188.8.131.52 The immediate impetus for the formation of the NLM was the agitation for higher prices for cocoa. As a result, the movement gained popularity in the Ashanti, Akyem Abuakwa and the Krobo areas which had large tracts of cocoa farms. The remote cause, however, was the marginalisation of the traditional ruling classes resulting from the rise of the Convention People’s Party (CPP).
184.108.40.206 The chiefs were also suspicious of the centralist policies of the CPP and feared marginalisation in the governance of the country. The NLM’s proposal of a federal form of government was a reaction to the highly centralized form of government that they feared would lead to dictatorship from Accra.
220.127.116.11 The pitched battles fought in Kumasi between the NLM and the CPP, as well as the political murders committed by both sides, showed the ugly face of partisan politics, and generated in many people fear or disdain for partisan politics. By the time the NLM problem was resolved by the amendment of the proposed Independence Constitution to provide for Regional Assemblies, a lot of harm had been done.
18.104.22.168 Thus, among the legacies Ghana inherited at the time of its birth as an independent country were the following:
1. ethnic animosities and resentments occasioned by a history of antagonism produced by inter-ethnic wars and imperialism;
2. uneven economic and social development between the North and South and between the colonial holdings and the Trust Territory;
3. fears of cultural domination;
4. the integration into a common political entity of persons who wished to belong elsewhere or who wished for a different form of government; and
5. the emergence of a landless urban poor occasioned by urbanization; and antagonistic political leaders.
3.1.6 These legacies of the pre-independence period have significantly affected the course of Ghana’s development in all spheres of life, including, most especially, its governance and human rights record.
3.2 Formation Of Political Parties In The Gold Coast
3.2.1 The United Gold Coast Convention (UGCC)
22.214.171.124 At the end of the Second World War the war veterans who had gone to fight in other lands for freedom on behalf of the colonial power returned home with ideas about the quality of life that they ought to have. However, they were not trained in civil life with appropriate income-earning skills to achieve that standard, nor were they given any financial package to ease their transition into civil life. Their return, coupled with the rapid urbanisation and expansion of social amenities and infrastructure in the urban areas, produced a class of politically-conscious young men and women who began to appreciate the anti-colonial posture of the intelligentsia.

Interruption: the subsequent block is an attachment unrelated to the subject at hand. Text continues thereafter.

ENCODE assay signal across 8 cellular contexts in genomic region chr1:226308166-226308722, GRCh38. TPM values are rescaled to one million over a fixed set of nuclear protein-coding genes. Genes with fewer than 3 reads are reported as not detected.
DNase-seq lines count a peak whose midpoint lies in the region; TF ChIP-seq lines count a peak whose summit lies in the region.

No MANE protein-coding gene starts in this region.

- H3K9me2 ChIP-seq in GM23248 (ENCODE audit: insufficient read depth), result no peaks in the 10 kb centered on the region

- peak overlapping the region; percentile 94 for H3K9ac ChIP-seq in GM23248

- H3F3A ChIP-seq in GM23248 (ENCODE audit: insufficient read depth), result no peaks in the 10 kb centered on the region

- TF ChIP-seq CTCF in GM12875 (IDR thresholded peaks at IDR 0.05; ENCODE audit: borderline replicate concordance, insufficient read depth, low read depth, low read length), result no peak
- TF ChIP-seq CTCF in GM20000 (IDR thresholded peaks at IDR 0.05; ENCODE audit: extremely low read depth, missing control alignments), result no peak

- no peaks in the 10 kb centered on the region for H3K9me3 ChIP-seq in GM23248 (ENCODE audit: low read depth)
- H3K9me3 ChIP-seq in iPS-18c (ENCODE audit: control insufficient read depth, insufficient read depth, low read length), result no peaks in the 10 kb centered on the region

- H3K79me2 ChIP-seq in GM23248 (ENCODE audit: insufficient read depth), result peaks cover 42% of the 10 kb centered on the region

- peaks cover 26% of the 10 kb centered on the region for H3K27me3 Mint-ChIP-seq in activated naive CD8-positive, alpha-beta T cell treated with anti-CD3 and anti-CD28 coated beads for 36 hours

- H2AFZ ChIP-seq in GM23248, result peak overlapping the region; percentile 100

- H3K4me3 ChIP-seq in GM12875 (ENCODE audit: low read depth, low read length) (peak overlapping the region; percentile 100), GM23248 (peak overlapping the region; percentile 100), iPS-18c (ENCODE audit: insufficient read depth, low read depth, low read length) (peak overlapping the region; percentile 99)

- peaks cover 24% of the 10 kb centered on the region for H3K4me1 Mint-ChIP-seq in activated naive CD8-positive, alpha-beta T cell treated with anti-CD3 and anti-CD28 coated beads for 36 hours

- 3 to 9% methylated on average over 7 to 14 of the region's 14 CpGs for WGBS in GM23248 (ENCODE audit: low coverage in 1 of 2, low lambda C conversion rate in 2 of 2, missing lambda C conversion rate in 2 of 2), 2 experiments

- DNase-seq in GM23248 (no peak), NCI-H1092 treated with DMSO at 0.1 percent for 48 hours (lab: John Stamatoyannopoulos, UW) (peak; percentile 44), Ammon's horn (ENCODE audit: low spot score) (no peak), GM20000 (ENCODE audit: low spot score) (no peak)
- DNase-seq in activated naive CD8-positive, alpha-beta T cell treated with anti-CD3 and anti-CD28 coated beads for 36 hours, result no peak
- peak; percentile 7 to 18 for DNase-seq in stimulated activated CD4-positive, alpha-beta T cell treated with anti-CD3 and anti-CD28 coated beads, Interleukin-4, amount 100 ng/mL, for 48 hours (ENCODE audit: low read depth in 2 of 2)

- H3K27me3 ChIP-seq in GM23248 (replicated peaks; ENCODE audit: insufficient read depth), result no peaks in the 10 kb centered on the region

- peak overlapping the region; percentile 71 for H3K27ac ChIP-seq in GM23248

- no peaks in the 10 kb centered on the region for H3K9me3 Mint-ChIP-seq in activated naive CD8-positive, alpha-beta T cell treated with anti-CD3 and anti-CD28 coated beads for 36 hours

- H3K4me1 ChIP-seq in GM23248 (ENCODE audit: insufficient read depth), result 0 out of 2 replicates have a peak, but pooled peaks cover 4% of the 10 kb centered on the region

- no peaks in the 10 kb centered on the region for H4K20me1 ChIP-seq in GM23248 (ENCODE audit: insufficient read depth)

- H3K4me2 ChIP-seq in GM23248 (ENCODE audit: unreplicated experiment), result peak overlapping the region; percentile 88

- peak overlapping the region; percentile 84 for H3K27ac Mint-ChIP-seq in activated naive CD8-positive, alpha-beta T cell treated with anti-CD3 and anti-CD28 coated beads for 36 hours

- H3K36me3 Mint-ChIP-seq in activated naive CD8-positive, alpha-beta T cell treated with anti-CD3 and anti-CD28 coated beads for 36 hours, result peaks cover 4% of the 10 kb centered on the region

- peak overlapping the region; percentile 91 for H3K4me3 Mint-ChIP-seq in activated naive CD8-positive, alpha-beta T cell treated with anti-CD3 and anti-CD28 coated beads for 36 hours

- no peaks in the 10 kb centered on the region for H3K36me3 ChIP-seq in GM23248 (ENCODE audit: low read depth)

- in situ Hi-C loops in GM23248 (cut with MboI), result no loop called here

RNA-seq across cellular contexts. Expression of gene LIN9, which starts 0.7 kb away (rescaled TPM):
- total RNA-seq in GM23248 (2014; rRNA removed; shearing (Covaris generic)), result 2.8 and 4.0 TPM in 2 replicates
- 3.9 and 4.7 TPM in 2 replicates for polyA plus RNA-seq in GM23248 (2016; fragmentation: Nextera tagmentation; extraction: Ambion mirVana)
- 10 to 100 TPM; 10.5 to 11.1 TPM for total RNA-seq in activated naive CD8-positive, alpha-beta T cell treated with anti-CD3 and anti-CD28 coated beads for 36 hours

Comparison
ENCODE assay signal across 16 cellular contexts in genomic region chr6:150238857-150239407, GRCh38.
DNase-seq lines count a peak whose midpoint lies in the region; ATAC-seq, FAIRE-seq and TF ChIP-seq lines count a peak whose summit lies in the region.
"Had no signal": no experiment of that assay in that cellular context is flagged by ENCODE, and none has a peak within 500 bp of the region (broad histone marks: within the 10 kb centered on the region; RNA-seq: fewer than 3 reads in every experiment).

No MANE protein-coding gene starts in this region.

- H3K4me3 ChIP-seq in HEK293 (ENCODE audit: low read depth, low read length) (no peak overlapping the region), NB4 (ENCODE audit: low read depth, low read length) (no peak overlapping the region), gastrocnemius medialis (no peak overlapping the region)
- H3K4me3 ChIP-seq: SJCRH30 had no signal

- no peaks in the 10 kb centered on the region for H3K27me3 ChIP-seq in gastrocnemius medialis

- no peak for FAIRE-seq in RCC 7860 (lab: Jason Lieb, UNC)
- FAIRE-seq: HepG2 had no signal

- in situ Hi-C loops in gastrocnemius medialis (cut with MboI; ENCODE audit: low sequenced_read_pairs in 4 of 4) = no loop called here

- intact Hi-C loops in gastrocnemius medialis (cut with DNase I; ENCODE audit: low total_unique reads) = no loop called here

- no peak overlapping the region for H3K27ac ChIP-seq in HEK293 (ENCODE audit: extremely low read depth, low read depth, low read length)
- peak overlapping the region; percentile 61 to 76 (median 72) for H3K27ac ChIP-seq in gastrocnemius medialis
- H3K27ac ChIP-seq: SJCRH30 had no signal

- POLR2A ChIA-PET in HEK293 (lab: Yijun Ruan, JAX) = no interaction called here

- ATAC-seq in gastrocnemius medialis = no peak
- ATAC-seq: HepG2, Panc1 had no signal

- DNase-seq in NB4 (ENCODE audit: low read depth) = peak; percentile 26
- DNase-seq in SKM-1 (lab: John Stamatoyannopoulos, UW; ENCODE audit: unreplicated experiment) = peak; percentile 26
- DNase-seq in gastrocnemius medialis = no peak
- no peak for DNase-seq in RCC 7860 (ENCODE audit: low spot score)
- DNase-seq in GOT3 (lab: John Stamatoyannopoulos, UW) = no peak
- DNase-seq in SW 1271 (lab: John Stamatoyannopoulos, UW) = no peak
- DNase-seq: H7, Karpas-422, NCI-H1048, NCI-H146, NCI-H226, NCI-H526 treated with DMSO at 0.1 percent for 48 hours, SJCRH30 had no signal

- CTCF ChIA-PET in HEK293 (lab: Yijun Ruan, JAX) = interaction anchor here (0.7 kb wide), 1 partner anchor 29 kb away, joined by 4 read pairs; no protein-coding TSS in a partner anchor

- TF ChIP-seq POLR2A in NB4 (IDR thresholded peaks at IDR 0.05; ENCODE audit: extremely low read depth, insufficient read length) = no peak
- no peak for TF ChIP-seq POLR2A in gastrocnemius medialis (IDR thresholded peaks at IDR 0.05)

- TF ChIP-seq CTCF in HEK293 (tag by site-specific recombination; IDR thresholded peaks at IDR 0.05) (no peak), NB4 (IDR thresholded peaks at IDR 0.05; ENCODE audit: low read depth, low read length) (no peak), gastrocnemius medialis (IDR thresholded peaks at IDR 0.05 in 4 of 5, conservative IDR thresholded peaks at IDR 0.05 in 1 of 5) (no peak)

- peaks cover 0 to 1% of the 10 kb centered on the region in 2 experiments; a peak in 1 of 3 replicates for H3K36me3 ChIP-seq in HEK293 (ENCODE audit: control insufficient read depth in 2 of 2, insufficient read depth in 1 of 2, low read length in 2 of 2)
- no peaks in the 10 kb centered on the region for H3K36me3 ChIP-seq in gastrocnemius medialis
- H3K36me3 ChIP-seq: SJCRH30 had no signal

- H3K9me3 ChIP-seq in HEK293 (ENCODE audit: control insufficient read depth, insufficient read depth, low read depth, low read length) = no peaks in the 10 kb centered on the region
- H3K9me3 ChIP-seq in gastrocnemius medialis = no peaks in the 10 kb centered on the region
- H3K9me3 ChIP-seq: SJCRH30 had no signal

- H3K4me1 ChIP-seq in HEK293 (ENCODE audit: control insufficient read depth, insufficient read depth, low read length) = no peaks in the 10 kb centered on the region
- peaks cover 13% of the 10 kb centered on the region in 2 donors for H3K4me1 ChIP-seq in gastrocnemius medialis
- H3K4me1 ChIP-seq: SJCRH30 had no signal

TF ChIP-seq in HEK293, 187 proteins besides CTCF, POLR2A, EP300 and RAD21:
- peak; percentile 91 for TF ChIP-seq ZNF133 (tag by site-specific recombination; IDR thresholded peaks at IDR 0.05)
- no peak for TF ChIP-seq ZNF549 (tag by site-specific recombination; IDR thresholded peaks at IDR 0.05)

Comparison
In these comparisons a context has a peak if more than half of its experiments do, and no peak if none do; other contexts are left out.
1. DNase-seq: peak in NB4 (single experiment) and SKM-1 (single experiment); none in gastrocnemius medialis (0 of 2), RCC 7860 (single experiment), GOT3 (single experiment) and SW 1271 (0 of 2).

126.96.36.199 It was in the midst of all this social ferment that the first mass party, The United Gold Coast Convention (UGCC), was formed at Saltpond in August 1947 under the chairmanship and financial sponsorship of George Grant, better known as Paa Grant, a wealthy businessman. With its slogan of “Self-Government within the shortest possible time”, the UGCC quickly attracted a large following, particularly among the educated persons, chiefs and farmers. The speed with which the party gained numbers made its proper organization somewhat difficult for the leaders who were mostly professionals and therefore only part-time politicians. A member of the UGCC Executive, Ernest Ako Adjei, proposed the employment of an energetic young man he had met in England, Kwame Nkrumah, as General Secretary to do the work of political mobilization full time. Paa Grant paid the ₤100 passage for the return of Nkrumah to the Gold Coast.
188.8.131.52 The young Nkrumah arrived at the end of 1947 and soon got down to work establishing structures through which the party could function effectively. In February 1948, barely two months after he took office, Kwame Nkrumah and five leaders of the UGCC – Edward Akufo-Addo, Emmanuel Obetsebi Lamptey, William Ofori-Atta, Ernest Ako Adjei and Dr. Joseph Boakye Danquah – were arrested because they were blamed for the rioting and looting that occurred as a result of the killing of some ex-servicemen who were on a protest march. At the Osu crossroads, they were fired at when they ignored an order to halt. Three ex-servicemen, Sergeant Adjetey, Corporal Attipoe and Private Odartey Lamptey, were killed and many others injured. This incident sparked off
riots and looting of European and Syrian/Lebanese owned stores in many of the towns in the Gold Coast. By the end of the day the death toll had reached 29 with 237 injured and property damage to the tune of sterling ₤2 million had occurred. Although it was not the UGCC that had organized the march, political responsibility for what had happened was laid at the door of the Party.